Armed with a trolley, a tape measure, a massive object list and boxes of mounts, the exhibition gang met up yesterday to work on our three-dimensional mock-ups. These mock-ups are crucial to the success of the exhibition, as a measurement off by even a few centimeters can dramatically alter what we can and cannot include in the final display. Below, you can see Nicole (our fabulous designer) and Natasha (Collections Manager extraordinaire) carefully measuring the distance between the edge of a mount and where the text will fit at the front of the case.
When mocking up an exhibition, it is important to consider the visitor’s perspective. The exhibition cases contain multiple shelves, so when mocking up each shelf we had to make sure that the objects were not only visible but also aesthetically pleasing from either above, at or below shoulder height. The photograph below was taken from shoulder height and shows the mock-up of nautical archaeology, as well as Caroline (fearless Project Manager) holding up a backdrop and the diving tank. Note the latex gloves - crucial when handling objects!
This photograph was taken from an elevated viewpoint and shows our “photography” case.
Finally, a photo taken from a low viewpoint:
Another important consideration in exhibition mock-ups is the safety and stability of objects once they enter the case. If an object is on a mount, the mount must be sturdy enough to withstand movement while simultaneously supporting the object to prevent it from falling and/or breaking. The mount must also not stress any potentially weak points on an object; for example, the edge of a mount should not rest directly against a crack in a pot (even if the crack has been conserved), for movement of the mount could cause damage to an already vulnerable object. The mount should also support the object in its entirety: nothing should be hanging off the edge! The photograph below shows us trying to find adjustable mounts that are stable enough for the eye idols without stressing any weak areas:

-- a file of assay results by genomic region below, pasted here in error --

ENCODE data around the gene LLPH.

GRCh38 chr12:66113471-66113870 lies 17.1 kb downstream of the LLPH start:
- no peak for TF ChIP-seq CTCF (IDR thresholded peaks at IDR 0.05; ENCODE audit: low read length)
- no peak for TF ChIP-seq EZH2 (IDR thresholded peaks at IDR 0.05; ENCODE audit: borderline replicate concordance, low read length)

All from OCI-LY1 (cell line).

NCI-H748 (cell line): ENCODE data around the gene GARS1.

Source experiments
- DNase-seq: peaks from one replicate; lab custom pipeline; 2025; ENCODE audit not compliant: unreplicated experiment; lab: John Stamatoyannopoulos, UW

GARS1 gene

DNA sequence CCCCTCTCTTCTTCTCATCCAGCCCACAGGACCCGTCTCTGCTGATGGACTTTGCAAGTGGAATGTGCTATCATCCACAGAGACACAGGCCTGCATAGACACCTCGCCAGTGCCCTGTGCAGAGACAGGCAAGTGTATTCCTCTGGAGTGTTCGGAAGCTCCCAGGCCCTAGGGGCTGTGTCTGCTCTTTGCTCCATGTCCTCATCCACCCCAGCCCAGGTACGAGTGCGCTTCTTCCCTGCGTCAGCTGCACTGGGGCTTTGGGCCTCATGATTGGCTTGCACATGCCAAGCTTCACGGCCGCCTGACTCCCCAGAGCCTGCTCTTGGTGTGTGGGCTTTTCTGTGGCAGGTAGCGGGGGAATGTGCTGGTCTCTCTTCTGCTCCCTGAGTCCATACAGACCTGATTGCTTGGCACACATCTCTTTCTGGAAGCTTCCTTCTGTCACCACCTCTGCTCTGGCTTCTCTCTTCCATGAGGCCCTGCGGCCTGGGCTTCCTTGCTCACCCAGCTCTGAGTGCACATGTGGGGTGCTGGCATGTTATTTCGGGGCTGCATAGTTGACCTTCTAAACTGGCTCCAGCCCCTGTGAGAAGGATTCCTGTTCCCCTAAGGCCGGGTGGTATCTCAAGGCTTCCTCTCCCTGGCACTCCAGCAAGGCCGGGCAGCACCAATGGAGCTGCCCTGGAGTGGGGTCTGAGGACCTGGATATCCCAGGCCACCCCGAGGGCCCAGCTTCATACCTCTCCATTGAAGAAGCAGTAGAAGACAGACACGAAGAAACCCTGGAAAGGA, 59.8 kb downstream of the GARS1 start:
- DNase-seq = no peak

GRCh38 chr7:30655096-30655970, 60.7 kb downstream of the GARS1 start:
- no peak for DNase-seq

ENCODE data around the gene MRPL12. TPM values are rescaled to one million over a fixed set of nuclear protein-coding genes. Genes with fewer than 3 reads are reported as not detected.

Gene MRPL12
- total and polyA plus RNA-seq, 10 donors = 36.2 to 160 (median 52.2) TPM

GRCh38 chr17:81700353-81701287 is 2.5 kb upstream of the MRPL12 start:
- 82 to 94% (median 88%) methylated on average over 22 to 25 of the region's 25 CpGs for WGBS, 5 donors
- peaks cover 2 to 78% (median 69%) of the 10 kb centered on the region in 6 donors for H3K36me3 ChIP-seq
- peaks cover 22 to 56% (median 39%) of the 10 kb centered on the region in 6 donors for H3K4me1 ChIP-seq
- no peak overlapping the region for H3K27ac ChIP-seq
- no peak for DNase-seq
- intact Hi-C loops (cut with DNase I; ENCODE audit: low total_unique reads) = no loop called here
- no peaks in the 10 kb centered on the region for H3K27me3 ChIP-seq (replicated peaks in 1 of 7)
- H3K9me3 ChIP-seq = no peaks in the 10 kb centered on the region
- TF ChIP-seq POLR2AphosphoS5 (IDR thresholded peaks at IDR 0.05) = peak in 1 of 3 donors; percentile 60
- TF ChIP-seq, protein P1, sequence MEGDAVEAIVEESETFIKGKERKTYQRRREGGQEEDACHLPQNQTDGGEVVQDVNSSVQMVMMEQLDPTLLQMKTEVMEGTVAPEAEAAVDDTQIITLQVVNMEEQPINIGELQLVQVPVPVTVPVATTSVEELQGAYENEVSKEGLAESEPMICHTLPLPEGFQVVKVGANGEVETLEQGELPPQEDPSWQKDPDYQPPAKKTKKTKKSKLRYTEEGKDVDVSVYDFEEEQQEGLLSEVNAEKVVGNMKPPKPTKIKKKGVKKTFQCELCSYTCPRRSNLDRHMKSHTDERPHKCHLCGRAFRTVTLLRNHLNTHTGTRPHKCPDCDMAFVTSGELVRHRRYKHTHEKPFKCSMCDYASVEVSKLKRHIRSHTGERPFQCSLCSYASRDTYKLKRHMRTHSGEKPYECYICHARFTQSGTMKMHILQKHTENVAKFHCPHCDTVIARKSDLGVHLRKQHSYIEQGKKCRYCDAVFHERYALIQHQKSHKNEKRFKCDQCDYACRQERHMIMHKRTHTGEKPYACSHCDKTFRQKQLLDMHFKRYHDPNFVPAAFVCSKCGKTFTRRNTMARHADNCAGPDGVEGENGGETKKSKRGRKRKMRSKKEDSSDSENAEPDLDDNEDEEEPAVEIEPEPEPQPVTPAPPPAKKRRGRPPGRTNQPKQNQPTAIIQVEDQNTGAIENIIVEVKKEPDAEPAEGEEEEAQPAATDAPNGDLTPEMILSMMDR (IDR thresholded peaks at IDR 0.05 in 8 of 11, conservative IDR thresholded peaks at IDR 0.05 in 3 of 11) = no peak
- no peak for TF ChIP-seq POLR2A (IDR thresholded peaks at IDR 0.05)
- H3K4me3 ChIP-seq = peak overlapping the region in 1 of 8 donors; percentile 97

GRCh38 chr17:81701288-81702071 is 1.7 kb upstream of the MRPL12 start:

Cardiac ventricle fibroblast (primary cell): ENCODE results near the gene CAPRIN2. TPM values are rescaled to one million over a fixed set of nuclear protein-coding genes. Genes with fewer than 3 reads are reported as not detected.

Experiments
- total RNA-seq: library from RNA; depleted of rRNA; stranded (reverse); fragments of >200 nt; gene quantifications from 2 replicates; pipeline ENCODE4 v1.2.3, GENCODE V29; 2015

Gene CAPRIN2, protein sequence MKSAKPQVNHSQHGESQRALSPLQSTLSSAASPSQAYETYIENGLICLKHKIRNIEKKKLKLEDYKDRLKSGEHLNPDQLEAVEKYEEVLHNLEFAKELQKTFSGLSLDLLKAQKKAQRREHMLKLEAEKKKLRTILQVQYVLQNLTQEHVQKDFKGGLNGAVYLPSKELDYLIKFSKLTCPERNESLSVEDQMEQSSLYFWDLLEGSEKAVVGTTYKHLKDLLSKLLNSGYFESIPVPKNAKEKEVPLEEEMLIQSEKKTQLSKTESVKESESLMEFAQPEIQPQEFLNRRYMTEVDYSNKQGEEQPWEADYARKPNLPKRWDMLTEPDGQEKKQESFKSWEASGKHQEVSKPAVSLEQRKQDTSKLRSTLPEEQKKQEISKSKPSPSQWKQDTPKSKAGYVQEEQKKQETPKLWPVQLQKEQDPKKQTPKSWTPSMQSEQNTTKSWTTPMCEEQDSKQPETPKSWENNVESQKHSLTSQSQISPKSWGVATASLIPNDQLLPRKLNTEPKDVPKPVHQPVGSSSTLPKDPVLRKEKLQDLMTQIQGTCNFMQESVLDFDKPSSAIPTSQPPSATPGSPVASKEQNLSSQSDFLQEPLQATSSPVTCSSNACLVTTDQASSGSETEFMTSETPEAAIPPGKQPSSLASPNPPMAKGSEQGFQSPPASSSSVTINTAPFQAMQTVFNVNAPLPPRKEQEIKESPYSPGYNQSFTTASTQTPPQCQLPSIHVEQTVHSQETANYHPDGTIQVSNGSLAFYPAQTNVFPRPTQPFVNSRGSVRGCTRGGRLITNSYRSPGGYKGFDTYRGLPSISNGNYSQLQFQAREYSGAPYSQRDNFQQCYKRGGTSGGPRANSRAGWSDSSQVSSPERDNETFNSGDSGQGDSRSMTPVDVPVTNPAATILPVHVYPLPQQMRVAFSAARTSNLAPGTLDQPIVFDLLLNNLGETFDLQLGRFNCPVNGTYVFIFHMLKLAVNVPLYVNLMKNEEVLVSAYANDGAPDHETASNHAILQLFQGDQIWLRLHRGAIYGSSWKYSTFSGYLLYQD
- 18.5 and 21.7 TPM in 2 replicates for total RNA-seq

Because mounts are crucial to object well-being and visibility, we spent ages trying to find the most suitable mount for each object from amongst the wide array we were given: think Goldilocks and the Three Bears, except with perspex mounts instead of bowls of porridge!
Along with mocking up our exhibition, we were responsible for de-installing the exhibition that inhabited the cases we will be using in a few short days! During de-installation, we brought up the proofs we had ordered to test out the legibility of the text and the colour saturation of the panels. What do you think?
We definitely accomplished a lot yesterday, but there is still much work to be done! Not only do we have to finish the remaining mock-ups, we also have to make custom mounts for a few of the objects, frame our photographic scans and adjust some of the mounts we already have for increased stability and conservation reasons. Although the amount of work we have yet to complete is daunting, it is exciting to finally see our ideas coming together before our eyes!